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Laws of Vectors

Date: 4/10/96 at 13:31:28
From: Anonymous
Subject: Geometry - Vectors

Question - part 1: Use definitions I and II below to prove that
k[ (a, b) + (c,d) ]  =  k(a,b) + k(c,d)  

I. Definition of Scalar Multiple     k(a,b) = (ka, kb)
II. Definition of Vector Addition   (a,b) + (c,d)  = (a + c, b + d)

I came up with the following solution:

To prove that  k[ (a,b) + (c,d) ]  =  k(a,b) + k(c,d), first use 
definition I and apply it to the righthand side of the equation.  
Doing this results in the modified equation:  

k[ (a,b) + (c,d) ]  =  (ka, kb) + (kc,kd). 

Next apply definition II to the left side of the equation, 
forming the following equality:  

k(a + c, b + d) = (ka,kb)  + (kc, kd). 

To further "simplify," I applied definition I to the left and came 
up with the equation: 

( ka + kc,  kb + kd) =  (ka,kb) + (kc,kd).  

As a final step, I applied definition two to the righthand side of 
this equation. The result was: 

(ka + kc, kb + kd) = (ka + kc, kb + kd).  

This seems to prove what they asked me to prove, but doesn't match 
the solution in the solution key. Can you verify whether or not 
this is acceptable reasoning?

Part 2 of the same question - Make a diagram illustrating what you 
proved in part 1.

As to this part of the question, I have had absolutely no success. 
Any help available would be appreciated. 

* Note: I am homeschooled, and my teacher has given me permission 
to request a solution, as she too is uncertain as to go about 

Date: 6/13/96 at 14:52:54
From: Doctor Charles
Subject: Re: Geometry - Vectors

>Can you verify whether or not this is acceptable reasoning. 

No! It works in this case and there is a way of making it valid 
but as it stands I don't think that this is good reasoning.

You are trying to prove that a=b so you rewrite this a number of 
and finally get:
and deduce (incorrectly) that it must be the case that a=b.

Luckily, as all that you have done is rewritten each side of the 
equation independently it is easy to run the argument 'backwards' 
                 e=e and e=d, d=a so e=a
                         e=c, c=b so e=b hence a=b.

This may seem to be pedantic but it is very easy to construct 
false proofs such as the following: We can prove 1=2.

this is true so it must be the case that 1=2

I agree that what you have done isn't this but it is getting 
slightly close to it. If you are writing out a formal proof of 
this you shouldn't use the equality that you are trying to use in 
your argument. I would reason as follows.

   k[(a,b)+(c,d)] = k[(a+b,c+d)]        by definition II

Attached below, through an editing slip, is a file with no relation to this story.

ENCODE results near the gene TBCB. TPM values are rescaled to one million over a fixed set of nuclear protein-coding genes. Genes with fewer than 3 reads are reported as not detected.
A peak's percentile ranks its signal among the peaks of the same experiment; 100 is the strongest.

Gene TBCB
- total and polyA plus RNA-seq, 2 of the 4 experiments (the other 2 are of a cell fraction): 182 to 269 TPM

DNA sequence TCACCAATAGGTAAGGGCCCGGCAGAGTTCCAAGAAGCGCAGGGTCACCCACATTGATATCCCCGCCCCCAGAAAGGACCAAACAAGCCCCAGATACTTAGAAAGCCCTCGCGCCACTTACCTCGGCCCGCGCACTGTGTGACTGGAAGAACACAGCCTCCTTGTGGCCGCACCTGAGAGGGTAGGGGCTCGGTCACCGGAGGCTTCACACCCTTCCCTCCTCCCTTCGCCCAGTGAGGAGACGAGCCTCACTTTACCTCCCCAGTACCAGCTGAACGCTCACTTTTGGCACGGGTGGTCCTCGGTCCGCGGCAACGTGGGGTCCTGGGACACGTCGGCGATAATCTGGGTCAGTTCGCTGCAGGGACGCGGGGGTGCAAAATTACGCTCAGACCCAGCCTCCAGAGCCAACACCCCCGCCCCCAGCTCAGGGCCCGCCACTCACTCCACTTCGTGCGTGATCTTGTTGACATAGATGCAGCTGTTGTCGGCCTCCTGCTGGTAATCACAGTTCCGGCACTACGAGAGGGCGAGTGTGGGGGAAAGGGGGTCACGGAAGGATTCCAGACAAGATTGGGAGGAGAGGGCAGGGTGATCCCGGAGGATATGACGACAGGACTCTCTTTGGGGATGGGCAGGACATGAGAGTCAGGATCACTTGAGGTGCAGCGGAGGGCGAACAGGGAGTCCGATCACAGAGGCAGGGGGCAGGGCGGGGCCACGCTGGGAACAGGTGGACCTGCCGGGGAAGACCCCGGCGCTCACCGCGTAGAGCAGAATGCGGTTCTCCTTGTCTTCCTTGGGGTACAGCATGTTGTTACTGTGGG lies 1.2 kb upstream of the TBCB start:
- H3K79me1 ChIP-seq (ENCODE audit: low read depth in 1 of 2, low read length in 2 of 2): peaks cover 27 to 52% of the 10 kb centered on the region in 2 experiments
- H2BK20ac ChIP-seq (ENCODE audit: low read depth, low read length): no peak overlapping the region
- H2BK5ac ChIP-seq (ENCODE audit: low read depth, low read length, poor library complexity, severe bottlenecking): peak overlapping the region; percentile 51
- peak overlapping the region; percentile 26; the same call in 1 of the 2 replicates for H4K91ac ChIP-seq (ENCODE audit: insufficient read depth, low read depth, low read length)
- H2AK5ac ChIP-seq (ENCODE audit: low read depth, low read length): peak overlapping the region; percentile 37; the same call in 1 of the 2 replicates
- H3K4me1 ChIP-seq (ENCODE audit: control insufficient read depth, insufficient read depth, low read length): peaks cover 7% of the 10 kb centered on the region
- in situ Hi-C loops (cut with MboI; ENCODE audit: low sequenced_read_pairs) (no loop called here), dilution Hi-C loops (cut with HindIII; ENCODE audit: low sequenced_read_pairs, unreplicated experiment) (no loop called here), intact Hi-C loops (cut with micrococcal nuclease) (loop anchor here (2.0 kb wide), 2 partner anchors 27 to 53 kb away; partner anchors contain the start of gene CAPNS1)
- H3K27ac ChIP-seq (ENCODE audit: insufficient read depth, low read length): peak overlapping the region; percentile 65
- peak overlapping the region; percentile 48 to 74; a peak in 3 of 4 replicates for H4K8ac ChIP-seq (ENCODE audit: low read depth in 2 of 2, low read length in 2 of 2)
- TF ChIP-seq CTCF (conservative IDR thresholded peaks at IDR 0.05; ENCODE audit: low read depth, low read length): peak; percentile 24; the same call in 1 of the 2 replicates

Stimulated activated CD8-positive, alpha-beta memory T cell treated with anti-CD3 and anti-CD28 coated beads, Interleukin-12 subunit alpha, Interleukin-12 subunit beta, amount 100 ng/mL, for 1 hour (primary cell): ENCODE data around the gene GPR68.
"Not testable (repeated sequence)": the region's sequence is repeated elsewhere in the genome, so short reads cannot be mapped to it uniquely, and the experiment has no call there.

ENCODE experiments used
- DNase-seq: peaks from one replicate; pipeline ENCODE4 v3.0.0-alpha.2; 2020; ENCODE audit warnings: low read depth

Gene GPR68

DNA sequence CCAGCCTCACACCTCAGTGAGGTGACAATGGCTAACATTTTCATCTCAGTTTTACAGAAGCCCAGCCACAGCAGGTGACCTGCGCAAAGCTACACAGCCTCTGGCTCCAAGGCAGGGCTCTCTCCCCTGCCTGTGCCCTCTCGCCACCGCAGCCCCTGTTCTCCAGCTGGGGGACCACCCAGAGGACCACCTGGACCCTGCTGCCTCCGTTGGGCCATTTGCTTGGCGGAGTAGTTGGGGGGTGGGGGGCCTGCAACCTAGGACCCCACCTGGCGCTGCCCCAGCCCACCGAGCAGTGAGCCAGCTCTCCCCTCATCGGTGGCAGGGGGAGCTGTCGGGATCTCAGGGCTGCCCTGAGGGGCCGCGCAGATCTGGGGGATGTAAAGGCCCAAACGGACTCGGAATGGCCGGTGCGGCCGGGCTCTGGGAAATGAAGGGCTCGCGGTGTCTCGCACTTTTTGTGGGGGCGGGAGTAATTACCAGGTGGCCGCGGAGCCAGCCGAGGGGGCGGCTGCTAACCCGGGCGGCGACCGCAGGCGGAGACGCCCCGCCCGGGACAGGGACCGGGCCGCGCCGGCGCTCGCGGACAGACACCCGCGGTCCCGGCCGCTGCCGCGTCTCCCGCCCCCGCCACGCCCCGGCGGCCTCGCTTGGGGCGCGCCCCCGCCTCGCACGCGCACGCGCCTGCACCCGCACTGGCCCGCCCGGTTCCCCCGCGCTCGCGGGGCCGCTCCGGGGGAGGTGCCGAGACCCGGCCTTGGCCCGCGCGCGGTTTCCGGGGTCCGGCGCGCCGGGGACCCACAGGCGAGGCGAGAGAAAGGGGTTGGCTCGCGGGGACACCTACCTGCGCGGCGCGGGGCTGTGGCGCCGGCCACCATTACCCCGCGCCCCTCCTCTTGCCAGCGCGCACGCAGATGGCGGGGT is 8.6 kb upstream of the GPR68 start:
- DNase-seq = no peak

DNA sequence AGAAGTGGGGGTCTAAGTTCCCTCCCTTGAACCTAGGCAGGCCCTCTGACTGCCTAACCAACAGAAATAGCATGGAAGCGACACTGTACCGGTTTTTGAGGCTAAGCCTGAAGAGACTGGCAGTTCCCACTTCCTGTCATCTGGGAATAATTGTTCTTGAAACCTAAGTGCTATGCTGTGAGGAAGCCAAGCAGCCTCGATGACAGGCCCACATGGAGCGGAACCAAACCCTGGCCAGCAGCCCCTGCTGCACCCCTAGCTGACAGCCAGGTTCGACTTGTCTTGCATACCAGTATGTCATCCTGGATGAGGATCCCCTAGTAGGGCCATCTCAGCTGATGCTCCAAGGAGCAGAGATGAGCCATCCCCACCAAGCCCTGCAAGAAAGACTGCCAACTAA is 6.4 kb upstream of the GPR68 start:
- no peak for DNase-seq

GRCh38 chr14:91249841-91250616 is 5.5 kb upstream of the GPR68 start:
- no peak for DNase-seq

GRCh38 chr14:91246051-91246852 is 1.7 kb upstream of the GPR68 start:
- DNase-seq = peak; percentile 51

so k[(a,b)+(c,d)] = (k(a+b),k(c+d))     by definition I
so k[(a,b)+(c,d)] = (ka+kb,kc+kd)   (i) by standard algebra of 
   k(a,b)+k(c,d) = (ka,kb)+(kc,kd)      by definition I
so k(a,b)+k(c,d) = (ka+kb,kc+kd)   (ii) by definiton II

hence by equating (i) and (ii) we have
   k[(a,b)+(c,d)] = k(a,b)+k(c,d)
which is the result to be shown.

>part 2 of the same question - Make a diagram illustrating what 
>you proved in part 1.

For your diagram you need to plot the points (0,0) (a,b) (c,d) 
(a+c,b+d). These will form a parallelogram. You should then plot 
the points (ka,kb) (kc,kd) and (ka+kc,kb+kd). These, with (0,0), 
will form a similar paralellogram containing the smaller one. The 
vectors are represented by an arrowed line joining the origin to 
the corresponding point or a line of the same length and parallel 
to this line. Vector addition is show by putting two such lines 
'head to tail', the first starting at the origin, the second 
starting were the last left off. The line joining the origin to 
the final point reached represents the vector which is the sum of 
the original two vectors.

                      (kc,kd)      (ka+kc,kb+kd)
                        /         /
                       /         /
                (c,d) /__       /
                     /   /     / 
                (0,0) (a,b)  (ka,kb)

Scalar multiplication gives a vector in the same direction as the 
orginal vector but k times as long.

The diagram should show that the line joining (0,0) and 
(ka+kc,kb+kd) is in the same direction and k times as long as the 
one joining (a+c,b+d) to the origin.

-Doctor Charles,  The Math Forum

Associated Topics:
High School Linear Algebra

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